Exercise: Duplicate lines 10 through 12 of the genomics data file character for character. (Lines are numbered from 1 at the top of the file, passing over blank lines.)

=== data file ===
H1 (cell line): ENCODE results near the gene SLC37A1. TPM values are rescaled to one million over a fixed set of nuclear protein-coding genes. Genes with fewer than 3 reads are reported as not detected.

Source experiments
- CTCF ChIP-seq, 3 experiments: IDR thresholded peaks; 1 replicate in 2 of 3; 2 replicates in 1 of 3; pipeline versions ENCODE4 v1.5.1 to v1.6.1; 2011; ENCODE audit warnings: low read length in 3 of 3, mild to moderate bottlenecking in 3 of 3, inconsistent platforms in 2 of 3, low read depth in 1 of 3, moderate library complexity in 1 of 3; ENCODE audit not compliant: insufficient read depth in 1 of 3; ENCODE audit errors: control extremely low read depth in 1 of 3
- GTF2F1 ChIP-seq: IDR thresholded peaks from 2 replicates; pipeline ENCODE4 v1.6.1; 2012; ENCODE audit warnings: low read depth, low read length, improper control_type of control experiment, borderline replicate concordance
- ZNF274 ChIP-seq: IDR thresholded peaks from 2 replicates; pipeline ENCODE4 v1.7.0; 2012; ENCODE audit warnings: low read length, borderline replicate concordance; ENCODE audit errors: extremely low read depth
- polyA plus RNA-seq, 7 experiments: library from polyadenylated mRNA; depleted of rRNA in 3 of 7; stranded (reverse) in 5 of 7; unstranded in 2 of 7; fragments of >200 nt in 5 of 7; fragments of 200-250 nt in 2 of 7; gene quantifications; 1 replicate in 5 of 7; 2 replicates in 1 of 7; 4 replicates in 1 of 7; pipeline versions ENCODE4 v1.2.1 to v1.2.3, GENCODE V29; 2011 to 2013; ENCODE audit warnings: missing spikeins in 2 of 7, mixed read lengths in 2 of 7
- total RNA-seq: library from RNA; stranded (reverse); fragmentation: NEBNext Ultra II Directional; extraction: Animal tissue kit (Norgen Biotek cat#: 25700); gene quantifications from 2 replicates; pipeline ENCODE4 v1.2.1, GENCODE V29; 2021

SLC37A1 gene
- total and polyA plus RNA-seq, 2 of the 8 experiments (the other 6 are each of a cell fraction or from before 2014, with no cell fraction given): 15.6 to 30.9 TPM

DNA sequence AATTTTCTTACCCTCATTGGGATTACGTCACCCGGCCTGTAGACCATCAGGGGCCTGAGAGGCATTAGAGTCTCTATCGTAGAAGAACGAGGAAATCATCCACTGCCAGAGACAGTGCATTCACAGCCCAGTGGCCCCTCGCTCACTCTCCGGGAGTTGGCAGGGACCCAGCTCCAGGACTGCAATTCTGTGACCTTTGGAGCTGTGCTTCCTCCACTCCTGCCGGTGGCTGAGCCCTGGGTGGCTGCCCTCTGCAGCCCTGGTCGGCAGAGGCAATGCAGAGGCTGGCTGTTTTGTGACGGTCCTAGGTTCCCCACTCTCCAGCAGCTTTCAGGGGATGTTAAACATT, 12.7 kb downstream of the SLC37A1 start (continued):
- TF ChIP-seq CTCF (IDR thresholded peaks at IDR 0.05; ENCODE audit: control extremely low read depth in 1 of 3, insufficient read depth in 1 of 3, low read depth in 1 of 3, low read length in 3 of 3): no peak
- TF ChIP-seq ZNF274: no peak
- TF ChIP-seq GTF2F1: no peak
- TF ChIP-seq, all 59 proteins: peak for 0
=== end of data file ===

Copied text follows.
DNA sequence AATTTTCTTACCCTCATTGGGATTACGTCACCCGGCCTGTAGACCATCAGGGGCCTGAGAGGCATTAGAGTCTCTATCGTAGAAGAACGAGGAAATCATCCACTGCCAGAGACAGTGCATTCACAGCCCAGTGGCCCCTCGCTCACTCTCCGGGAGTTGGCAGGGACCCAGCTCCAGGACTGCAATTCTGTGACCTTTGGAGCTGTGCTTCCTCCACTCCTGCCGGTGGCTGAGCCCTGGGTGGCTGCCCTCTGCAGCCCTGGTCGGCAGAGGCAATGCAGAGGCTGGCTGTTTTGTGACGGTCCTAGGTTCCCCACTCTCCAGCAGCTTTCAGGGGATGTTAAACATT, 12.7 kb downstream of the SLC37A1 start (continued):
- TF ChIP-seq CTCF (IDR thresholded peaks at IDR 0.05; ENCODE audit: control extremely low read depth in 1 of 3, insufficient read depth in 1 of 3, low read depth in 1 of 3, low read length in 3 of 3): no peak
- TF ChIP-seq ZNF274: no peak